Friday, April 06, 2012

State of Wonder


I must be one of the last to discover and devour Ann Patchett’s 2011 novel, State of Wonder.  What is more embarrassing, however, is that this is also the very first Ann Patchett novel I have read.  And it is not like I did not already know of Patchett’s name and reputation because the chatter following her immense success with Bel Canto in 2003 was impossible to miss.  But for whatever reason, I managed to avoid her work for several more years.  I recommend that anyone still doing that find themselves a copy of State of Wonder immediately so they, too, can experience one of those literary treats that come along only every so often.

State of Wonder is set deep in the Amazon jungle – so deep inside the jungle that communication with the outside world is a difficult and time consuming process that requires a long boat ride back to civilization.  Annick Swenson, a doctor working for a large Minnesota-based pharmaceutical company, is there to head up a research project from which she hopes to produce a cure for malaria.  The company, already having spent a fortune on supporting the remote project, is concerned by Swenson’s lack of communication about her project.  The 73-year-old doctor refuses to communicate by cell phone or radio, and delivery of a letter in either direction is only a few degrees more reliable than tossing a note-filled bottle into the sea. 

When word reaches corporate head Mr. Fox that his first emissary to the Amazon has perished in the process of checking on Dr. Swenson’s progress, Fox asks Dr. Marina Singh, a former student of Swenson’s, to meet with her – a much easier said than done project that will see Dr. Singh retracing the steps of her deceased colleague.  Sing, for personal reasons, and because she hopes her mission will bring some comfort to the dead man’s widow and children, agrees to go, thus beginning a masterfully recounted adventure.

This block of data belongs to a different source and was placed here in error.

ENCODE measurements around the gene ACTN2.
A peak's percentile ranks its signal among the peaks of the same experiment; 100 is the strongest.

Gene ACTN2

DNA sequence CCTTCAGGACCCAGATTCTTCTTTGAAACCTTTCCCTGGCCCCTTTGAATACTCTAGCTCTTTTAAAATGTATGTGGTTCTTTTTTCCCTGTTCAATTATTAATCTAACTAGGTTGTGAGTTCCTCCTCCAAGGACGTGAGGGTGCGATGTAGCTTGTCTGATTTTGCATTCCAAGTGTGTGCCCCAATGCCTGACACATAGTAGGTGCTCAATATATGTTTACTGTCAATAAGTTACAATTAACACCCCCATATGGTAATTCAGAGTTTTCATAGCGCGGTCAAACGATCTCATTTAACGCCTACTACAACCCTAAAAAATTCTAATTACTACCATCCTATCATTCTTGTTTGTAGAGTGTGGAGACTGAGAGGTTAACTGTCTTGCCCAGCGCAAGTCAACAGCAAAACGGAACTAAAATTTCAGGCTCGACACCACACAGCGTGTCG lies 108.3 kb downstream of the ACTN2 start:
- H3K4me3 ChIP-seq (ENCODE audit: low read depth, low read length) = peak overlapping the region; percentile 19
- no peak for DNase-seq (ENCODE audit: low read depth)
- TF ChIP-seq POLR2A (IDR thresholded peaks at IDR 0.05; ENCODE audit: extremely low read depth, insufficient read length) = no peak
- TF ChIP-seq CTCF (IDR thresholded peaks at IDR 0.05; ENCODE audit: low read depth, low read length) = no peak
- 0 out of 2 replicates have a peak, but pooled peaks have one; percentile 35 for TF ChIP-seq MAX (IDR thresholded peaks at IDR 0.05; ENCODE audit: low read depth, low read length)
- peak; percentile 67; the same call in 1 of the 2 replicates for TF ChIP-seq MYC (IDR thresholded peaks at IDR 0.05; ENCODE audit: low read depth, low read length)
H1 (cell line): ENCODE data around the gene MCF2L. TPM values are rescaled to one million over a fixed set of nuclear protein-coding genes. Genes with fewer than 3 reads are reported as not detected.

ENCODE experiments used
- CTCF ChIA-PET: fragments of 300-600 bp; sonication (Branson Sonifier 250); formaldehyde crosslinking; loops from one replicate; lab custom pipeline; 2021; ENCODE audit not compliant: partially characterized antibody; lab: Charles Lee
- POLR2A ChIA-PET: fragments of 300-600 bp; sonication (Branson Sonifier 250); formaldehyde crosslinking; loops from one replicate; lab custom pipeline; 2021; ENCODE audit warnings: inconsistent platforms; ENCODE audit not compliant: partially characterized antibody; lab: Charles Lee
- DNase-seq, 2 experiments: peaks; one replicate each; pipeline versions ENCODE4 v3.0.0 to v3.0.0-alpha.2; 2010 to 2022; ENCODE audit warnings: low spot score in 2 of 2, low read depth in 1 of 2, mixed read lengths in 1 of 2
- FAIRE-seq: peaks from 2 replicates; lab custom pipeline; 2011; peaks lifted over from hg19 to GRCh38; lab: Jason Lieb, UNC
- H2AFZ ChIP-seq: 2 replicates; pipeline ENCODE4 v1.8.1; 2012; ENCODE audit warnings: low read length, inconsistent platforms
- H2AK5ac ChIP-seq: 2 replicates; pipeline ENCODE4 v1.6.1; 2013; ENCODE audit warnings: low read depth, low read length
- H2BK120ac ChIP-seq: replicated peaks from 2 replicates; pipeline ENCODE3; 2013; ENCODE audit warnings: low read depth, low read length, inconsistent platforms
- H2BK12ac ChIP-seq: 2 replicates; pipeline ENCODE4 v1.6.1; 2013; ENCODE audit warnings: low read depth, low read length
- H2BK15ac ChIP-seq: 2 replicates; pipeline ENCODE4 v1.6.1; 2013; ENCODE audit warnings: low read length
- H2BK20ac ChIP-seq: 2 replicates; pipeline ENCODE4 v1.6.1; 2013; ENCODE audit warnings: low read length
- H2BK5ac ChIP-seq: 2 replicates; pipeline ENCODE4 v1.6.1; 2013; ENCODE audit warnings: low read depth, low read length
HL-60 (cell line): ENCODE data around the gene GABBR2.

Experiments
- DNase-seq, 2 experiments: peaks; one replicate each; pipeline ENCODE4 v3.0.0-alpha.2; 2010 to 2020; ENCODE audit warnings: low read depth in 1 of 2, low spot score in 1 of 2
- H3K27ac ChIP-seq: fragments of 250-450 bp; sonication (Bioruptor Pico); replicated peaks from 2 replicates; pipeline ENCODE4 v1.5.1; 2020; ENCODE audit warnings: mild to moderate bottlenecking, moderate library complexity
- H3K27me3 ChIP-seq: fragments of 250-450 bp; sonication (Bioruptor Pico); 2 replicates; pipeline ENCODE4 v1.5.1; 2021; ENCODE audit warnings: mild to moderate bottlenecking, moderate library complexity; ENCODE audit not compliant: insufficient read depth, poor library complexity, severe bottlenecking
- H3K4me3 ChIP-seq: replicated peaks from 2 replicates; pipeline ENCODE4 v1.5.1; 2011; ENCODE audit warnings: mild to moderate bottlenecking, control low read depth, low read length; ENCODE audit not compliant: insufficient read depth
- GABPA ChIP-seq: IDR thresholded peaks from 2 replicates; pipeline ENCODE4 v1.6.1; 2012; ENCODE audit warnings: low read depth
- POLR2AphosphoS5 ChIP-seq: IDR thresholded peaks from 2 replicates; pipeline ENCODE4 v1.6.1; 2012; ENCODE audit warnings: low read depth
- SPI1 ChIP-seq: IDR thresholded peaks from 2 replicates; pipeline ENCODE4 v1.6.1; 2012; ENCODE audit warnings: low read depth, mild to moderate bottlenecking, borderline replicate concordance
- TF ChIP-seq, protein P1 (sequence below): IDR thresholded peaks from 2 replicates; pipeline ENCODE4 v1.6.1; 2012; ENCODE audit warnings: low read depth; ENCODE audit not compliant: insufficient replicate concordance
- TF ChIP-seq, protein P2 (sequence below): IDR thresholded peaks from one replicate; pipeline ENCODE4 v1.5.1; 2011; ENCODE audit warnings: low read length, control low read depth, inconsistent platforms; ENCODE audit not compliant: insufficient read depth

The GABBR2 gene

Anne Patchett
What Marina finds in the jungle is not at all what she expects to find.  Dr. Swenson, still the cold and self-righteous woman that Marina remembers from her student days at John Hopkins, feels no obligation to explain herself to anyone, including those providing the funding that keeps her in the field.  It is up to Marina to unravel the mystery of her partner’s death and the even greater mystery surrounding the research her company is funding.  What she discovers in both instances is astounding.

State of Wonder is heavy on atmosphere and character development, a book that arm chair travelers will most certainly appreciate.  As one might expect, the unnerving conditions Patchett describes – the utter darkness, the deadly snakes and insects, the isolation, etc. – are less intimidating (but remain just as deadly) as time goes by.  Both Patchett’s characters and her readers are lulled into a sense of complacency that explodes in a scene during which Patchett describes what surely has to be one of the most exciting battles between man and snake ever put on paper.

State of Wonder is one very fine literary novel/ thriller, with the key word being literary.  Highly recommended.

Rated at: 5.0 

1 comment:

  1. list is permanent. Her other novels are, to me, merely very very good. Now, 10 years later, comes "State of Wonder," another brilliant tour de force that I can't quite bring myself to call "Bel Canto's" equal--but it certainly comes close.

    The two novels are alike in some interesting ways: Both are set in South America. Both revolve around a group of a dozen or so highly intelligent, driven, often quirky characters who are, for most of the story's duration, pretty much walled off in a confined space on foreign turf and dependent on the good will and collaboration of natives--the "Bel Canto" characters in a hostage situation, the "State of Wonder" characters in a secret and hidden research lab deep in the Amazon rainforest. Each novel takes its own good time bringing its characters and their situations to life. But as anyone who's read "Bel Canto" will come to suspect, all of this leisurely business of getting us where the author is taking us will eventually lead to a major wallop and jaw-dropper that makes the previous slow-going well worth one's time. And both novels fit well the Washington Post review blurb description on my copy of "Bel Canto," as being "its own universe.

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